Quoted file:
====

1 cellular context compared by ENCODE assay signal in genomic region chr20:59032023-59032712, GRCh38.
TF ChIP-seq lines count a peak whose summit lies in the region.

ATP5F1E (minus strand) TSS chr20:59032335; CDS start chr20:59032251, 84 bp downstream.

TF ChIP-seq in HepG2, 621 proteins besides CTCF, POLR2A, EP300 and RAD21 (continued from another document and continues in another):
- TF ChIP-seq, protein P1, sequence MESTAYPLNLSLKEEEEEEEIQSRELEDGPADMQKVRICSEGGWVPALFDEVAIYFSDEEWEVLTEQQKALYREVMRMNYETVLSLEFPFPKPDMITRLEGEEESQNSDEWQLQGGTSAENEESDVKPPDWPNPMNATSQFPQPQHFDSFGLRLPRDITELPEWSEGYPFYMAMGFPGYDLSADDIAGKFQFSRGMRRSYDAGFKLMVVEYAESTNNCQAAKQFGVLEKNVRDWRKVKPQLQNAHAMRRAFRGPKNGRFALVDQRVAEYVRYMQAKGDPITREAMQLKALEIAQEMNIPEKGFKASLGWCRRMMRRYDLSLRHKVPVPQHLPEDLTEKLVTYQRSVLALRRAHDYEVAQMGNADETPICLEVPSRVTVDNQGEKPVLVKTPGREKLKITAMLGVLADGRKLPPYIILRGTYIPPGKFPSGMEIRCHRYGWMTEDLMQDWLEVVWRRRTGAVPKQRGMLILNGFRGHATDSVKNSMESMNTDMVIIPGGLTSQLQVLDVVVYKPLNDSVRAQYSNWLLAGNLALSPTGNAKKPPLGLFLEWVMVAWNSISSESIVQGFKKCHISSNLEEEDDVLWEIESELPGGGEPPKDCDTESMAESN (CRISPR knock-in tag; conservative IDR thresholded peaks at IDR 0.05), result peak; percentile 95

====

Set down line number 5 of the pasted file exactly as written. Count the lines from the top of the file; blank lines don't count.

- TF ChIP-seq, protein P1, sequence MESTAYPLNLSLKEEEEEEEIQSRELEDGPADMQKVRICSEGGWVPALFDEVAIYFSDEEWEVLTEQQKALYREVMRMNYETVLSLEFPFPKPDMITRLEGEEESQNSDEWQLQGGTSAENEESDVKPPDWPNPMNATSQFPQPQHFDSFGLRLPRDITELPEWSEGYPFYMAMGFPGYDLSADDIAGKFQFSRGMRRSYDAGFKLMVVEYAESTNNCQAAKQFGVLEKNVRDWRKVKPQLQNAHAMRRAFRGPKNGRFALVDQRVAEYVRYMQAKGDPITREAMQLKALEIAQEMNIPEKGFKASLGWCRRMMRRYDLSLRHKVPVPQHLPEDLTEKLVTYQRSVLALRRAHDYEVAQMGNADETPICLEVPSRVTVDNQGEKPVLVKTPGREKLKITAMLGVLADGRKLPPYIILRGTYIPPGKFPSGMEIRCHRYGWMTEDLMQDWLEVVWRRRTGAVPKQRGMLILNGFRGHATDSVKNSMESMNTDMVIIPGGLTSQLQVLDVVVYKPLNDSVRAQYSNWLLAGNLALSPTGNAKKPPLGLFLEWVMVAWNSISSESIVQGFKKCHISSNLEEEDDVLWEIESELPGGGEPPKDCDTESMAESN (CRISPR knock-in tag; conservative IDR thresholded peaks at IDR 0.05), result peak; percentile 95